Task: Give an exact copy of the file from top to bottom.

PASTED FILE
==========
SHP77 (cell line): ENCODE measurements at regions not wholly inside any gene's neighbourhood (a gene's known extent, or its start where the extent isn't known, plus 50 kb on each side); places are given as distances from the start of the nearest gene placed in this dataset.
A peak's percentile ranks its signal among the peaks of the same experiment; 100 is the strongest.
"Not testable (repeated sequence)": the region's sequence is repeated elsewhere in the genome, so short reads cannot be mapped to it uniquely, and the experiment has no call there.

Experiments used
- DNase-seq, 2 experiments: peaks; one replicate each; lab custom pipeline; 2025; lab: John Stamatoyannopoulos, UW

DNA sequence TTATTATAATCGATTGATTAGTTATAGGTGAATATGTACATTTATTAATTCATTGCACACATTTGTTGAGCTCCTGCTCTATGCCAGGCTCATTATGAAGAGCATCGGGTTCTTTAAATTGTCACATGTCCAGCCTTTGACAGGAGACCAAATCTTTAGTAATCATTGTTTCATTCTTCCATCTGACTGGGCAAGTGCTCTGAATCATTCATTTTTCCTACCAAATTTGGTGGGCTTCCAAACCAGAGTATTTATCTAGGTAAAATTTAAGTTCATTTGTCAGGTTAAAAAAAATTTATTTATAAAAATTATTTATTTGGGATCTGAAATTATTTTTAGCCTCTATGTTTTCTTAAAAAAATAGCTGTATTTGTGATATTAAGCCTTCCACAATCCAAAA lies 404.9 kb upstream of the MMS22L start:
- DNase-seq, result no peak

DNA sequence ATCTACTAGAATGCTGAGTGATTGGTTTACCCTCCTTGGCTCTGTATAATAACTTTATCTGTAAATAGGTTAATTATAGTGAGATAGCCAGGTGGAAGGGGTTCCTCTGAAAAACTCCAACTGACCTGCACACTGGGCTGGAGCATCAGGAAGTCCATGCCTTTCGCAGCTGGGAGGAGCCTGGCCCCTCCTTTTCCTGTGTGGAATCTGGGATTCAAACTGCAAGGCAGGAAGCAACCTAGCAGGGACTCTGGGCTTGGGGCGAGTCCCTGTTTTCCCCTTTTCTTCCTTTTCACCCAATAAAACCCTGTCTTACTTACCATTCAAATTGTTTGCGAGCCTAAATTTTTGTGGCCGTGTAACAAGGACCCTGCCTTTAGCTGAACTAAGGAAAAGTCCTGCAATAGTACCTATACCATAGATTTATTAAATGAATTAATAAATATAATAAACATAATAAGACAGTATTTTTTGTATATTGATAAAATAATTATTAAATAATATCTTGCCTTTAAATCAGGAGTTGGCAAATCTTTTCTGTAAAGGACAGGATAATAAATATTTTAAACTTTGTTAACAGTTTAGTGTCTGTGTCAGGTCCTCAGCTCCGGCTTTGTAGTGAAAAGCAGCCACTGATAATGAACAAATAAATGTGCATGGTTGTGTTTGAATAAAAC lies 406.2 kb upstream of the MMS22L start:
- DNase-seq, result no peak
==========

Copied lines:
SHP77 (cell line): ENCODE measurements at regions not wholly inside any gene's neighbourhood (a gene's known extent, or its start where the extent isn't known, plus 50 kb on each side); places are given as distances from the start of the nearest gene placed in this dataset.
A peak's percentile ranks its signal among the peaks of the same experiment; 100 is the strongest.
"Not testable (repeated sequence)": the region's sequence is repeated elsewhere in the genome, so short reads cannot be mapped to it uniquely, and the experiment has no call there.

Experiments used
- DNase-seq, 2 experiments: peaks; one replicate each; lab custom pipeline; 2025; lab: John Stamatoyannopoulos, UW

DNA sequence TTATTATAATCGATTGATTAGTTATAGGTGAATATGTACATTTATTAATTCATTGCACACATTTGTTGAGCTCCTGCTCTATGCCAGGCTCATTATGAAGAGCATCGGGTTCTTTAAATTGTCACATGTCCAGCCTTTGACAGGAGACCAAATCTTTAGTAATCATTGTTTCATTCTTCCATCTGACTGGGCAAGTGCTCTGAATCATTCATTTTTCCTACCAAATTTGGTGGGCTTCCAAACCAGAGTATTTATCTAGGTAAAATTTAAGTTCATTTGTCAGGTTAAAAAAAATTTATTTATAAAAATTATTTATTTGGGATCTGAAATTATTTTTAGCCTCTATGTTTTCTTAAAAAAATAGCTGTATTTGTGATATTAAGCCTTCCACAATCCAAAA lies 404.9 kb upstream of the MMS22L start:
- DNase-seq, result no peak

DNA sequence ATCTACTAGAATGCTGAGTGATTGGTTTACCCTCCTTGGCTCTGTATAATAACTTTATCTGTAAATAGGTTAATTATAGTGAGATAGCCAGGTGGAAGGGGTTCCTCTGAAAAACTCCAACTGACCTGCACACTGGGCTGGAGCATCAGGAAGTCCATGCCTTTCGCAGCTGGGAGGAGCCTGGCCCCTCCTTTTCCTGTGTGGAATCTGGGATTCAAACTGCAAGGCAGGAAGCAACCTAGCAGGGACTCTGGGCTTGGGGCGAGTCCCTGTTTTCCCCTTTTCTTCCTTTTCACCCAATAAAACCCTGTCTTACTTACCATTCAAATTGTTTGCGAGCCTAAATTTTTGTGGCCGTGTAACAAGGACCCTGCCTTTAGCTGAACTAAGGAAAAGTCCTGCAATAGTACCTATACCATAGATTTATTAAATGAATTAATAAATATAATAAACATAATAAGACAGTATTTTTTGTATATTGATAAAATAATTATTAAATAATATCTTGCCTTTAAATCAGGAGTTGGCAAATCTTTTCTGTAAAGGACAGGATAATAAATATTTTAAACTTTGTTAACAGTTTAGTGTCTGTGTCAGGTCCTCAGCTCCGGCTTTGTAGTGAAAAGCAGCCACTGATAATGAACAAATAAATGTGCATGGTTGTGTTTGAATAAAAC lies 406.2 kb upstream of the MMS22L start:
- DNase-seq, result no peak